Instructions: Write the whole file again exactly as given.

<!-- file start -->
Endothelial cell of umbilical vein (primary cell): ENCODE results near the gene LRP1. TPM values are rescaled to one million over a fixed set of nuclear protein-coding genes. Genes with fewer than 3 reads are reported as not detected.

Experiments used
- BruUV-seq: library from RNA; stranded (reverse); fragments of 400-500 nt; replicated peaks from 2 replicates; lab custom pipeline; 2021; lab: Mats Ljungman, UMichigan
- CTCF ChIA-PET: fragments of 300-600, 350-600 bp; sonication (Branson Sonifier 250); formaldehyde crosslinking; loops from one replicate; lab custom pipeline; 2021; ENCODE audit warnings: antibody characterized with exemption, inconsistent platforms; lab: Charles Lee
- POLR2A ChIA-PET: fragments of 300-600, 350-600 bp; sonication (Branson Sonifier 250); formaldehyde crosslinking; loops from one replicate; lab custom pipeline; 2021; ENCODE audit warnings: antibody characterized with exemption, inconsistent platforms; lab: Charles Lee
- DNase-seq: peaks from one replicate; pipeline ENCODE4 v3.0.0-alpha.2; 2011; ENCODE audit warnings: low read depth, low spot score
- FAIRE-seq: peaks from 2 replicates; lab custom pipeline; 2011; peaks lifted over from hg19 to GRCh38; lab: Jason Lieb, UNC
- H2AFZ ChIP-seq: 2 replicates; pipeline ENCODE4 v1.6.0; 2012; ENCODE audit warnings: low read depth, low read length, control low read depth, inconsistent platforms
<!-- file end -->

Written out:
Endothelial cell of umbilical vein (primary cell): ENCODE results near the gene LRP1. TPM values are rescaled to one million over a fixed set of nuclear protein-coding genes. Genes with fewer than 3 reads are reported as not detected.

Experiments used
- BruUV-seq: library from RNA; stranded (reverse); fragments of 400-500 nt; replicated peaks from 2 replicates; lab custom pipeline; 2021; lab: Mats Ljungman, UMichigan
- CTCF ChIA-PET: fragments of 300-600, 350-600 bp; sonication (Branson Sonifier 250); formaldehyde crosslinking; loops from one replicate; lab custom pipeline; 2021; ENCODE audit warnings: antibody characterized with exemption, inconsistent platforms; lab: Charles Lee
- POLR2A ChIA-PET: fragments of 300-600, 350-600 bp; sonication (Branson Sonifier 250); formaldehyde crosslinking; loops from one replicate; lab custom pipeline; 2021; ENCODE audit warnings: antibody characterized with exemption, inconsistent platforms; lab: Charles Lee
- DNase-seq: peaks from one replicate; pipeline ENCODE4 v3.0.0-alpha.2; 2011; ENCODE audit warnings: low read depth, low spot score
- FAIRE-seq: peaks from 2 replicates; lab custom pipeline; 2011; peaks lifted over from hg19 to GRCh38; lab: Jason Lieb, UNC
- H2AFZ ChIP-seq: 2 replicates; pipeline ENCODE4 v1.6.0; 2012; ENCODE audit warnings: low read depth, low read length, control low read depth, inconsistent platforms